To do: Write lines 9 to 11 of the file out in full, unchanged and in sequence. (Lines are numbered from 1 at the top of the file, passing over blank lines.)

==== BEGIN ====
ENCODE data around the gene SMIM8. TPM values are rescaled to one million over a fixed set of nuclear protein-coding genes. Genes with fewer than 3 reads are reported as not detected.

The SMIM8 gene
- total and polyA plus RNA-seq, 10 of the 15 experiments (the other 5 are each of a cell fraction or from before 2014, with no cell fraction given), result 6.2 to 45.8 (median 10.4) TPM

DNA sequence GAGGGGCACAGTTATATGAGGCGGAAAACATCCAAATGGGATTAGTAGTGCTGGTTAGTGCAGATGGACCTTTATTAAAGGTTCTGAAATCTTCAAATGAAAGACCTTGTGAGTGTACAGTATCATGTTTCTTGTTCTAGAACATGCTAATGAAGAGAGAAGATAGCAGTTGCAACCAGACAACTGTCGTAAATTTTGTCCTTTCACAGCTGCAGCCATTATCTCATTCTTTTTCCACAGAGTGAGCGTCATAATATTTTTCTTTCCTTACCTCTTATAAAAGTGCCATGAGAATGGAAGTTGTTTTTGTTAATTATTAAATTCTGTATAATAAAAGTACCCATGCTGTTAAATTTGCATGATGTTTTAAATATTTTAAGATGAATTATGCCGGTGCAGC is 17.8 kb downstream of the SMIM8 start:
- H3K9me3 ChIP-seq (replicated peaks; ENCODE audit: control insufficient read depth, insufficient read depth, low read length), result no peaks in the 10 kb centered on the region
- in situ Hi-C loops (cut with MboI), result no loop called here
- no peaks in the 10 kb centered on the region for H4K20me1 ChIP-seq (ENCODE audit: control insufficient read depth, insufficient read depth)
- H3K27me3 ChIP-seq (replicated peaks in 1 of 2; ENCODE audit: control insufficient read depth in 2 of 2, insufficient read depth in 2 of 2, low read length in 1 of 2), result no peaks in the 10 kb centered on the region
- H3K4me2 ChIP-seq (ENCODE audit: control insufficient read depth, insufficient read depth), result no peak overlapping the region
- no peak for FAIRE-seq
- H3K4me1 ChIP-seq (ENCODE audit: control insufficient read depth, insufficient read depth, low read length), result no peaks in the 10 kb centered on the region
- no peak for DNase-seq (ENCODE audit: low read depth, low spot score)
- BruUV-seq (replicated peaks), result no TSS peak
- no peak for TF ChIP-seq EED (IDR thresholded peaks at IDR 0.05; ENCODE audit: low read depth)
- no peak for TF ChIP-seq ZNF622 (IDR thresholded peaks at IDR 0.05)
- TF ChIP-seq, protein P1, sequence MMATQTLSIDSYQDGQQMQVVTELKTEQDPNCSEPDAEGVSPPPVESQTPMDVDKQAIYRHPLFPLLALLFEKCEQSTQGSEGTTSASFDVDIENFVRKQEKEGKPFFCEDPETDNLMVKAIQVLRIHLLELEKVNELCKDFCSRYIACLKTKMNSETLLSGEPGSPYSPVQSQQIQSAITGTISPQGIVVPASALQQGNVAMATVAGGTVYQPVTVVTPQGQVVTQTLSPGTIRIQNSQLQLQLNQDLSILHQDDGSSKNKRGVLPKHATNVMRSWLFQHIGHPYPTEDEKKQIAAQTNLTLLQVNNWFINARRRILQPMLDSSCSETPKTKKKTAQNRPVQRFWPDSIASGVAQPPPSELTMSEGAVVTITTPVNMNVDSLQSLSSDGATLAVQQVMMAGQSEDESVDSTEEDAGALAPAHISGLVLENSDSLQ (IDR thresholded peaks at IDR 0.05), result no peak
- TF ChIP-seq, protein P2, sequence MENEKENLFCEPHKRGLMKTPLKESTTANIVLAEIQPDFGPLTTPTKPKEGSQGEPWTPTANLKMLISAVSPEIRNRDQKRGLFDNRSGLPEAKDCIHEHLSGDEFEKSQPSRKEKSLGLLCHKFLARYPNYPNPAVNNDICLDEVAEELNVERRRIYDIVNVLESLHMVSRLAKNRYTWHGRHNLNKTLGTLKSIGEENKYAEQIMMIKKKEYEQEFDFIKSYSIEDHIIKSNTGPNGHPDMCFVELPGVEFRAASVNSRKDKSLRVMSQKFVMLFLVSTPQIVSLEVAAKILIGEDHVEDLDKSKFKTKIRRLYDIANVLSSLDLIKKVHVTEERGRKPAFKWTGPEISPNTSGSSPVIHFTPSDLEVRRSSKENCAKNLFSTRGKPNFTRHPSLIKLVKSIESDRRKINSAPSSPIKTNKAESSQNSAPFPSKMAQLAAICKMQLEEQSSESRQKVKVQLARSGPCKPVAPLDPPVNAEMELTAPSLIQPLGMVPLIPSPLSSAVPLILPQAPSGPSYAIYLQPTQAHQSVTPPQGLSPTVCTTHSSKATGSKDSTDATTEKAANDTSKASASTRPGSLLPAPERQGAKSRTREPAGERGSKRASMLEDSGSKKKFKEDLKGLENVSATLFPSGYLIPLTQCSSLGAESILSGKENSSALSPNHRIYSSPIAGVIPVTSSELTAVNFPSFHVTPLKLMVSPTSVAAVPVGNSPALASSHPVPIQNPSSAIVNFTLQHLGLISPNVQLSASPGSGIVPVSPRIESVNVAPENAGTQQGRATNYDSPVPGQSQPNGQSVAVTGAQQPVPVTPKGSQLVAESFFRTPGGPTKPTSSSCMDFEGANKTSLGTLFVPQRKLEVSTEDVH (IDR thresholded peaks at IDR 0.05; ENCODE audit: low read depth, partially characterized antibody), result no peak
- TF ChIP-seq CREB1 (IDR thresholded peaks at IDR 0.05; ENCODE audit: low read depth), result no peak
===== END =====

- H3K4me2 ChIP-seq (ENCODE audit: control insufficient read depth, insufficient read depth), result no peak overlapping the region
- no peak for FAIRE-seq
- H3K4me1 ChIP-seq (ENCODE audit: control insufficient read depth, insufficient read depth, low read length), result no peaks in the 10 kb centered on the region